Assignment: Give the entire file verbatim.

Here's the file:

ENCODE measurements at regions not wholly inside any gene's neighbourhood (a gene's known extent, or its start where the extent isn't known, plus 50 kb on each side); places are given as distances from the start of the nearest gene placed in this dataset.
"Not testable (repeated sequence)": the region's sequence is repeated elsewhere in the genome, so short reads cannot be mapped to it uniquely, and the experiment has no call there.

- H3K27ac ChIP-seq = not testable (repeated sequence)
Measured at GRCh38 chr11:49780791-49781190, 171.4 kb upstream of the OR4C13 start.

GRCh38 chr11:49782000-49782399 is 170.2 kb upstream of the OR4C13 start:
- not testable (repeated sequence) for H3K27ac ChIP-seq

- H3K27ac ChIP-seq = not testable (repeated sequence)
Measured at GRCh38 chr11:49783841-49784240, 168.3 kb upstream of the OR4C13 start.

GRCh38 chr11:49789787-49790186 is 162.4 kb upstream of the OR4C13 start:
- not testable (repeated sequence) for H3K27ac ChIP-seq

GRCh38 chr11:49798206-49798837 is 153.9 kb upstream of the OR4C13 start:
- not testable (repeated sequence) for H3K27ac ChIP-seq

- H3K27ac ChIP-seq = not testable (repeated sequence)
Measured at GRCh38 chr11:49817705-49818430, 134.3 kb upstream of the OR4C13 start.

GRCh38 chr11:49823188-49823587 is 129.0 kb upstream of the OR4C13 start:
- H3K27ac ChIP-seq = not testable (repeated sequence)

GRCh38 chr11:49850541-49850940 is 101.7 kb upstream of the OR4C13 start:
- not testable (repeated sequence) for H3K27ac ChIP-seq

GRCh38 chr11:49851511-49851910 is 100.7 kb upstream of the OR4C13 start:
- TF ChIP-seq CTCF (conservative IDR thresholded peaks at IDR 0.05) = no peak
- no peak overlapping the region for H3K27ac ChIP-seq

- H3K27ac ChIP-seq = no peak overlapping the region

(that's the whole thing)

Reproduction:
ENCODE measurements at regions not wholly inside any gene's neighbourhood (a gene's known extent, or its start where the extent isn't known, plus 50 kb on each side); places are given as distances from the start of the nearest gene placed in this dataset.
"Not testable (repeated sequence)": the region's sequence is repeated elsewhere in the genome, so short reads cannot be mapped to it uniquely, and the experiment has no call there.

- H3K27ac ChIP-seq = not testable (repeated sequence)
Measured at GRCh38 chr11:49780791-49781190, 171.4 kb upstream of the OR4C13 start.

GRCh38 chr11:49782000-49782399 is 170.2 kb upstream of the OR4C13 start:
- not testable (repeated sequence) for H3K27ac ChIP-seq

- H3K27ac ChIP-seq = not testable (repeated sequence)
Measured at GRCh38 chr11:49783841-49784240, 168.3 kb upstream of the OR4C13 start.

GRCh38 chr11:49789787-49790186 is 162.4 kb upstream of the OR4C13 start:
- not testable (repeated sequence) for H3K27ac ChIP-seq

GRCh38 chr11:49798206-49798837 is 153.9 kb upstream of the OR4C13 start:
- not testable (repeated sequence) for H3K27ac ChIP-seq

- H3K27ac ChIP-seq = not testable (repeated sequence)
Measured at GRCh38 chr11:49817705-49818430, 134.3 kb upstream of the OR4C13 start.

GRCh38 chr11:49823188-49823587 is 129.0 kb upstream of the OR4C13 start:
- H3K27ac ChIP-seq = not testable (repeated sequence)

GRCh38 chr11:49850541-49850940 is 101.7 kb upstream of the OR4C13 start:
- not testable (repeated sequence) for H3K27ac ChIP-seq

GRCh38 chr11:49851511-49851910 is 100.7 kb upstream of the OR4C13 start:
- TF ChIP-seq CTCF (conservative IDR thresholded peaks at IDR 0.05) = no peak
- no peak overlapping the region for H3K27ac ChIP-seq

- H3K27ac ChIP-seq = no peak overlapping the region